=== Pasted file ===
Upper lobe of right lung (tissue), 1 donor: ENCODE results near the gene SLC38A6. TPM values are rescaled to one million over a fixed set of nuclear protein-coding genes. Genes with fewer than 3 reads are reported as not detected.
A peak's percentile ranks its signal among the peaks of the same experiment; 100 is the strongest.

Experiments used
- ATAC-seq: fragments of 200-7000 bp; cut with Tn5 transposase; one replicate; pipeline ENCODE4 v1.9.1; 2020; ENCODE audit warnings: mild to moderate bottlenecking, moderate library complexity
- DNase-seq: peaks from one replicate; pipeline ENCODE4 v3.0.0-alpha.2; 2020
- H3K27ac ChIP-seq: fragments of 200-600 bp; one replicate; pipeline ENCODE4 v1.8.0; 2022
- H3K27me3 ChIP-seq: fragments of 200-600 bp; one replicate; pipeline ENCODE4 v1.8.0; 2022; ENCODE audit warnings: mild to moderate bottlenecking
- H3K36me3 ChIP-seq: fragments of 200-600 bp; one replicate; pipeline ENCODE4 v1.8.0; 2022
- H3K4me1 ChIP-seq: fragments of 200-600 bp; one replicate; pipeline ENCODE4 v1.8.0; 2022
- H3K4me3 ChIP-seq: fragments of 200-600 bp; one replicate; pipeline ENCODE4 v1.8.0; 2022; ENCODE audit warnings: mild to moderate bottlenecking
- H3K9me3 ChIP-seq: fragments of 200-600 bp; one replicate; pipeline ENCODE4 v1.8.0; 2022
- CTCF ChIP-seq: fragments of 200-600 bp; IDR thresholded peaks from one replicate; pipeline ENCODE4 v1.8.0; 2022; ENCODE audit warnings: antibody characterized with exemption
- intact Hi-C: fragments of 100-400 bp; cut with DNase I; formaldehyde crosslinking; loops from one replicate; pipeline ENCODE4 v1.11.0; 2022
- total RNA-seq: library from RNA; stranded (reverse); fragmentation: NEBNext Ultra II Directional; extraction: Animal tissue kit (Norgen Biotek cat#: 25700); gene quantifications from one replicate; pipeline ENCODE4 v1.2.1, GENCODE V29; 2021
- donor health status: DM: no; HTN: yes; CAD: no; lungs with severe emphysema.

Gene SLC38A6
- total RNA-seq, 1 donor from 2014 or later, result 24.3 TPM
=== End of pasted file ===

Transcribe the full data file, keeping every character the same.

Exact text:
Upper lobe of right lung (tissue), 1 donor: ENCODE results near the gene SLC38A6. TPM values are rescaled to one million over a fixed set of nuclear protein-coding genes. Genes with fewer than 3 reads are reported as not detected.
A peak's percentile ranks its signal among the peaks of the same experiment; 100 is the strongest.

Experiments used
- ATAC-seq: fragments of 200-7000 bp; cut with Tn5 transposase; one replicate; pipeline ENCODE4 v1.9.1; 2020; ENCODE audit warnings: mild to moderate bottlenecking, moderate library complexity
- DNase-seq: peaks from one replicate; pipeline ENCODE4 v3.0.0-alpha.2; 2020
- H3K27ac ChIP-seq: fragments of 200-600 bp; one replicate; pipeline ENCODE4 v1.8.0; 2022
- H3K27me3 ChIP-seq: fragments of 200-600 bp; one replicate; pipeline ENCODE4 v1.8.0; 2022; ENCODE audit warnings: mild to moderate bottlenecking
- H3K36me3 ChIP-seq: fragments of 200-600 bp; one replicate; pipeline ENCODE4 v1.8.0; 2022
- H3K4me1 ChIP-seq: fragments of 200-600 bp; one replicate; pipeline ENCODE4 v1.8.0; 2022
- H3K4me3 ChIP-seq: fragments of 200-600 bp; one replicate; pipeline ENCODE4 v1.8.0; 2022; ENCODE audit warnings: mild to moderate bottlenecking
- H3K9me3 ChIP-seq: fragments of 200-600 bp; one replicate; pipeline ENCODE4 v1.8.0; 2022
- CTCF ChIP-seq: fragments of 200-600 bp; IDR thresholded peaks from one replicate; pipeline ENCODE4 v1.8.0; 2022; ENCODE audit warnings: antibody characterized with exemption
- intact Hi-C: fragments of 100-400 bp; cut with DNase I; formaldehyde crosslinking; loops from one replicate; pipeline ENCODE4 v1.11.0; 2022
- total RNA-seq: library from RNA; stranded (reverse); fragmentation: NEBNext Ultra II Directional; extraction: Animal tissue kit (Norgen Biotek cat#: 25700); gene quantifications from one replicate; pipeline ENCODE4 v1.2.1, GENCODE V29; 2021
- donor health status: DM: no; HTN: yes; CAD: no; lungs with severe emphysema.

Gene SLC38A6
- total RNA-seq, 1 donor from 2014 or later, result 24.3 TPM